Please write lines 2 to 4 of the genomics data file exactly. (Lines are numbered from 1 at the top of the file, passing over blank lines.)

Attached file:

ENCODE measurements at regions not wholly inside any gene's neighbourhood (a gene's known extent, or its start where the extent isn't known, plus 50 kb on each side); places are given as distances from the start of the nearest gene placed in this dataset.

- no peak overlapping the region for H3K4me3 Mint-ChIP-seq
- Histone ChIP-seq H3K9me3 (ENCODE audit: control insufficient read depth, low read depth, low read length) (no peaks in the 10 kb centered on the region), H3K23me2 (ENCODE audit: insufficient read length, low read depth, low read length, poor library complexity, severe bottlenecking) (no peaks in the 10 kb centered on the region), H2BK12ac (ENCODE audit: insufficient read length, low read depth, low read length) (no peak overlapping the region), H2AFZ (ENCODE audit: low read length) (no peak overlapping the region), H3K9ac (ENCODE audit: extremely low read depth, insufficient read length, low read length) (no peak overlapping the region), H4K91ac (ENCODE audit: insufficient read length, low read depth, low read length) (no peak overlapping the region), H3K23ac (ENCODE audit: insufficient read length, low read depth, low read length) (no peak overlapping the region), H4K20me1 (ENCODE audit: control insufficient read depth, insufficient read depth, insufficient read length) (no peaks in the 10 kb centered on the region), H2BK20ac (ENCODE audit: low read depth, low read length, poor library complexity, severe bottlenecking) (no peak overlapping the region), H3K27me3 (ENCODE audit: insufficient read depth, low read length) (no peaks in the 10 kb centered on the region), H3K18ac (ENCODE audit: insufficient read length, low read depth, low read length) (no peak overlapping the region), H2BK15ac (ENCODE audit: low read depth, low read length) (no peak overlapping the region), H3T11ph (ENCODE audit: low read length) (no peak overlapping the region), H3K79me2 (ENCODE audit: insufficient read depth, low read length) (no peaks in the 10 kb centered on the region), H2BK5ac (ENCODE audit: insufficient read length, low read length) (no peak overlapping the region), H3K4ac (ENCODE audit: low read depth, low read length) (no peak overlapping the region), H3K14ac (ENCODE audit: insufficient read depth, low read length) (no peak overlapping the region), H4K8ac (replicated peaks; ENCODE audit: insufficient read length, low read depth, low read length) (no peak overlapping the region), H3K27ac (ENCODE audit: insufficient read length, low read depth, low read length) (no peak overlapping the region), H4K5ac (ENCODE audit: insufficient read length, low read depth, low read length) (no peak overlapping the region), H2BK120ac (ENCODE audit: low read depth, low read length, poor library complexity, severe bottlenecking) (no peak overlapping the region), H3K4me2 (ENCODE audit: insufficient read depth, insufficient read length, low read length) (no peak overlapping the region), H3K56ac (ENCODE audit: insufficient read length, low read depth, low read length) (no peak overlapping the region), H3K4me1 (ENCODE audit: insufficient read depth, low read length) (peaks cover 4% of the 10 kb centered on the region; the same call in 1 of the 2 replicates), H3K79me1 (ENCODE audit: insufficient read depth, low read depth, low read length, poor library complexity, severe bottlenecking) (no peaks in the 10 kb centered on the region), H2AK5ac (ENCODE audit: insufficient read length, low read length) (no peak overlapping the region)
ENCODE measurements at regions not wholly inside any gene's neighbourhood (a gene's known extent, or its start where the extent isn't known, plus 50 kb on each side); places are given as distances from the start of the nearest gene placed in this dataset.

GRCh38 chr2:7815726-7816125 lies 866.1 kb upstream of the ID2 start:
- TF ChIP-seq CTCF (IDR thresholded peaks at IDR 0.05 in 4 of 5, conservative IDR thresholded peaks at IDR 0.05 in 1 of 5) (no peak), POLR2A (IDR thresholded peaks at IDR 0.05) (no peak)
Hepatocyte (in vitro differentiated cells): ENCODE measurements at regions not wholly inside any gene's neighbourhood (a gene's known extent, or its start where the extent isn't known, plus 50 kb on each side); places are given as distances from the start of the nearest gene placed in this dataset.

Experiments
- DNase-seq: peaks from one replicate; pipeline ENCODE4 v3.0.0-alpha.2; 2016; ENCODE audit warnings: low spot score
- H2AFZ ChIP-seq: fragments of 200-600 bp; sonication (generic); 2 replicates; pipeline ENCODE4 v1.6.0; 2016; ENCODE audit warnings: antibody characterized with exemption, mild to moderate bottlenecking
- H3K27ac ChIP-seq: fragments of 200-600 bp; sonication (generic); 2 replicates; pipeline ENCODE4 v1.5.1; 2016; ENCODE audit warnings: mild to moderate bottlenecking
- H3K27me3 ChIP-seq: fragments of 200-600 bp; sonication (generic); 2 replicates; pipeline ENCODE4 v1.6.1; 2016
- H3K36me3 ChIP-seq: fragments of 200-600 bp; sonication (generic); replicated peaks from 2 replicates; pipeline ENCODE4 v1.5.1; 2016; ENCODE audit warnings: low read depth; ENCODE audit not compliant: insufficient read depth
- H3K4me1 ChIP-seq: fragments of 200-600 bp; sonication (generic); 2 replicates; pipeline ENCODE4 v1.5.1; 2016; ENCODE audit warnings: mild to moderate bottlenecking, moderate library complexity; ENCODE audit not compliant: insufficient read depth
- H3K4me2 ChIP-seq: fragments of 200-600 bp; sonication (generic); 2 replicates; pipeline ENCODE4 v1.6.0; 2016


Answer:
- no peak overlapping the region for H3K4me3 Mint-ChIP-seq
- Histone ChIP-seq H3K9me3 (ENCODE audit: control insufficient read depth, low read depth, low read length) (no peaks in the 10 kb centered on the region), H3K23me2 (ENCODE audit: insufficient read length, low read depth, low read length, poor library complexity, severe bottlenecking) (no peaks in the 10 kb centered on the region), H2BK12ac (ENCODE audit: insufficient read length, low read depth, low read length) (no peak overlapping the region), H2AFZ (ENCODE audit: low read length) (no peak overlapping the region), H3K9ac (ENCODE audit: extremely low read depth, insufficient read length, low read length) (no peak overlapping the region), H4K91ac (ENCODE audit: insufficient read length, low read depth, low read length) (no peak overlapping the region), H3K23ac (ENCODE audit: insufficient read length, low read depth, low read length) (no peak overlapping the region), H4K20me1 (ENCODE audit: control insufficient read depth, insufficient read depth, insufficient read length) (no peaks in the 10 kb centered on the region), H2BK20ac (ENCODE audit: low read depth, low read length, poor library complexity, severe bottlenecking) (no peak overlapping the region), H3K27me3 (ENCODE audit: insufficient read depth, low read length) (no peaks in the 10 kb centered on the region), H3K18ac (ENCODE audit: insufficient read length, low read depth, low read length) (no peak overlapping the region), H2BK15ac (ENCODE audit: low read depth, low read length) (no peak overlapping the region), H3T11ph (ENCODE audit: low read length) (no peak overlapping the region), H3K79me2 (ENCODE audit: insufficient read depth, low read length) (no peaks in the 10 kb centered on the region), H2BK5ac (ENCODE audit: insufficient read length, low read length) (no peak overlapping the region), H3K4ac (ENCODE audit: low read depth, low read length) (no peak overlapping the region), H3K14ac (ENCODE audit: insufficient read depth, low read length) (no peak overlapping the region), H4K8ac (replicated peaks; ENCODE audit: insufficient read length, low read depth, low read length) (no peak overlapping the region), H3K27ac (ENCODE audit: insufficient read length, low read depth, low read length) (no peak overlapping the region), H4K5ac (ENCODE audit: insufficient read length, low read depth, low read length) (no peak overlapping the region), H2BK120ac (ENCODE audit: low read depth, low read length, poor library complexity, severe bottlenecking) (no peak overlapping the region), H3K4me2 (ENCODE audit: insufficient read depth, insufficient read length, low read length) (no peak overlapping the region), H3K56ac (ENCODE audit: insufficient read length, low read depth, low read length) (no peak overlapping the region), H3K4me1 (ENCODE audit: insufficient read depth, low read length) (peaks cover 4% of the 10 kb centered on the region; the same call in 1 of the 2 replicates), H3K79me1 (ENCODE audit: insufficient read depth, low read depth, low read length, poor library complexity, severe bottlenecking) (no peaks in the 10 kb centered on the region), H2AK5ac (ENCODE audit: insufficient read length, low read length) (no peak overlapping the region)
ENCODE measurements at regions not wholly inside any gene's neighbourhood (a gene's known extent, or its start where the extent isn't known, plus 50 kb on each side); places are given as distances from the start of the nearest gene placed in this dataset.